ROK Drop

Avatar of John MacBy on November 26th, 2012 at 6:22 pm

Breaking news: DPRK Engages In Genocide

» by in: North Korea

(Note: This is a guest post by ROK Drop contributor John Mac.)

Picture from Flickr user futureatlas.com

What makes it interesting is the comparison to the Rwanda debacle. Still, even if nothing can or will be done about the wanton slaughter up north, it is good to at least acknowledge that it continues to take place:

On April 6, 1994, in the aftermath of the assassination of Rwandan president Juvenal Habyarimana, a genocide in which Hutu militias slaughtered up to 1 million Tutsis over a 100-day period ensued. It eventually ended in the form of a military victory by the Rwandan Patriotic Front, led by current Rwandan President Paul Kagame. Since then, former President Clinton has stated that the biggest failure of his presidency was not intervening to halt the genocide, and that if the United States had acted, it could have prevented a third of the deaths.

Our current Ambassador to the United Nations, Susan Rice, who served as Assistant Secretary of State for African Affairs at the time, has also expressed profound regret at not having done more to prevent the genocide, even asserting to Samantha Power in 2001, “I swore to myself that if I ever faced such a crisis again, I would come down on the side of dramatic action, going down in flames if that was required.”

What is never mentioned by these individuals is that at the exact same time one of the most devastating genocides of the post-Holocaust era was also taking place in North Korea, which at its peak claimed the lives of over 2,000 people a day. Over a three-year period, an estimated 3.5 million Korean lives were lost in spite of one of the largest international aid efforts in modern history. Though billions in aid was sent to North Korea, more than enough to feed the entire population, government and academic studies reveal that North Korea diverted the funds to strengthen its military while systematically preventing food from reaching the hardest-hit areas.  [Forbes]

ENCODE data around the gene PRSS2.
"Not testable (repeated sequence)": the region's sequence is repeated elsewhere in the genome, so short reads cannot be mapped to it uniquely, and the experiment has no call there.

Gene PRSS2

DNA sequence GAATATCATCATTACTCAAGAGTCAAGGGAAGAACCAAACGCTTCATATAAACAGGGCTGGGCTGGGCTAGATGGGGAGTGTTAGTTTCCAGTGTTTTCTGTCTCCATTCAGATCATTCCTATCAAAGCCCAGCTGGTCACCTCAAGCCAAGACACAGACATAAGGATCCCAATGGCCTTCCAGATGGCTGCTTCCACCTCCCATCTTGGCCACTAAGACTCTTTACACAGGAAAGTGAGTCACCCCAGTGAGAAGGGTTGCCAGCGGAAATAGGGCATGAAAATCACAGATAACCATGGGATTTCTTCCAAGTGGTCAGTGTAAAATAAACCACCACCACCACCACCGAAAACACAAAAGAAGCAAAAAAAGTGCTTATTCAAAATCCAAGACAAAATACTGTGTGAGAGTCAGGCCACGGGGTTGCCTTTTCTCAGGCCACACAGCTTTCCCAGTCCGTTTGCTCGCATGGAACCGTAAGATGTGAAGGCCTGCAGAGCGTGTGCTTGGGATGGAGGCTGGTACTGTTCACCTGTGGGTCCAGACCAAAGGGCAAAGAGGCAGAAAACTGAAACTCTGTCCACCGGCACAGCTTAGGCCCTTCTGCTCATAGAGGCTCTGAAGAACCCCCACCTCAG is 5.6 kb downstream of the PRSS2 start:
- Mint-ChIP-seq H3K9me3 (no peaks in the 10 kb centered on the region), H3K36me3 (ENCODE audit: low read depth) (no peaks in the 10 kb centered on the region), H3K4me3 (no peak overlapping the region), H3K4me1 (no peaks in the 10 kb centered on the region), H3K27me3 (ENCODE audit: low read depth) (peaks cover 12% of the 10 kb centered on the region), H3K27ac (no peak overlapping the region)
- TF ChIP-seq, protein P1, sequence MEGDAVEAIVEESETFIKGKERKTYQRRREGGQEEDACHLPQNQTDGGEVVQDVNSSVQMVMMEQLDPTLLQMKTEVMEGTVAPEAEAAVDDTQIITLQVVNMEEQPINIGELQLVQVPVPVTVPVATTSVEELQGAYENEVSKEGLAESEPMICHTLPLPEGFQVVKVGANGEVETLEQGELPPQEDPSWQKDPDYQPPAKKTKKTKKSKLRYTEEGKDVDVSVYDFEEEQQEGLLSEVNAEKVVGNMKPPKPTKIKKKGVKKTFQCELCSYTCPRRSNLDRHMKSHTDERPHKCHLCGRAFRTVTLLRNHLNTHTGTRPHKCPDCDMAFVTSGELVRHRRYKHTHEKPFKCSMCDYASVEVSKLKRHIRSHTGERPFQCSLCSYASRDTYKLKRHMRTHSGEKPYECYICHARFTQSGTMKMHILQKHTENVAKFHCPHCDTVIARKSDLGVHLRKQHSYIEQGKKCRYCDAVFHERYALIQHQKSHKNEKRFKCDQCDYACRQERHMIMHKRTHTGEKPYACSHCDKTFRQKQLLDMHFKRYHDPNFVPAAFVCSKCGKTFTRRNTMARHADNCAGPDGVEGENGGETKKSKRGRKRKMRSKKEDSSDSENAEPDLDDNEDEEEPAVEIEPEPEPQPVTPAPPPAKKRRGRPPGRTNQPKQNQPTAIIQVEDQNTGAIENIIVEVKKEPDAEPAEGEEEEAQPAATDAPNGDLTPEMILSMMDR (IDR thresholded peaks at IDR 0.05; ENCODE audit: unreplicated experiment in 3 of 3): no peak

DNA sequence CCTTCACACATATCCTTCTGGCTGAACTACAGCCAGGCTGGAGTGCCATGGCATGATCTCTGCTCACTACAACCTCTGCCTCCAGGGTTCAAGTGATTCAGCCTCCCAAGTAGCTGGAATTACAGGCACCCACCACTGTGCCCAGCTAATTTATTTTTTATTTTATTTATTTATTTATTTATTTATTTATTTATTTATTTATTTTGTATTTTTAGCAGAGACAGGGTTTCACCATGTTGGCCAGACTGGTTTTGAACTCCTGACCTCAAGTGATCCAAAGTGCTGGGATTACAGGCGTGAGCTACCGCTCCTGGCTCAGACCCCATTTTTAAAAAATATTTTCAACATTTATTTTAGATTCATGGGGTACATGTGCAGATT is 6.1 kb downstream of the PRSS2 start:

Read the rest at the link.

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25
  • Hamilton
    5:52 pm on November 26th, 2012 1

    Genocide is not the word you are looking for.

    Mass-murder maybe.

  • Teadrinker
    6:45 pm on November 26th, 2012 2

    “What is never mentioned by these individuals is that at the exact same time one of the most devastating genocides of the post-Holocaust era was also taking place in North Korea, which at its peak claimed the lives of over 2,000 people a day.”

    Genocide? Someone needs a new thesaurus. They are using starvation for the purpose of social engineering, just like the Russians and the Chinese did before them.

  • Glans
    7:47 pm on November 26th, 2012 3

    You sure its deliberate? Could be depraved indifference.

  • Kagura 4-2 INF
    7:50 pm on November 26th, 2012 4

    Why does this say “breaking news”? Is that some sort of satire?

  • Kagura 4-2 INF
    8:05 pm on November 26th, 2012 5

    #2,

    North Korea was hit simultaneously by the collapse of the Soviet Union, worsening relations with Communist China, several natural disasters in a row, terrible agricultural policies, as well as the complete and utter collapse of the government ration distribution/transportation system outside of the greater Pyongyang area, all at the same time.

    North Korea’s “March of Tribulation” was an accident and not purposeful, although you can bet that rations were procured for favored classes of population over others.

    Also, I really think the title of this post is dishonest and I won’t be giving the author page hits for silly “tactics” like this.

  • MTB Rider
    8:17 pm on November 26th, 2012 6

    @5
    Right. A “Breaking News: DPRK Engages in Genocide” article would be about the DPRK rolling their tanks over all the outlying villages and shooting everyone, while ransacking the current harvest.

    As it is, there is no real change in the conditions, just the steady sinking into quicksand. So, outside of trying to shame Hillary Clinton, Susan Rice or Barack Obama into doing something, I don’t see the point of the article’s title.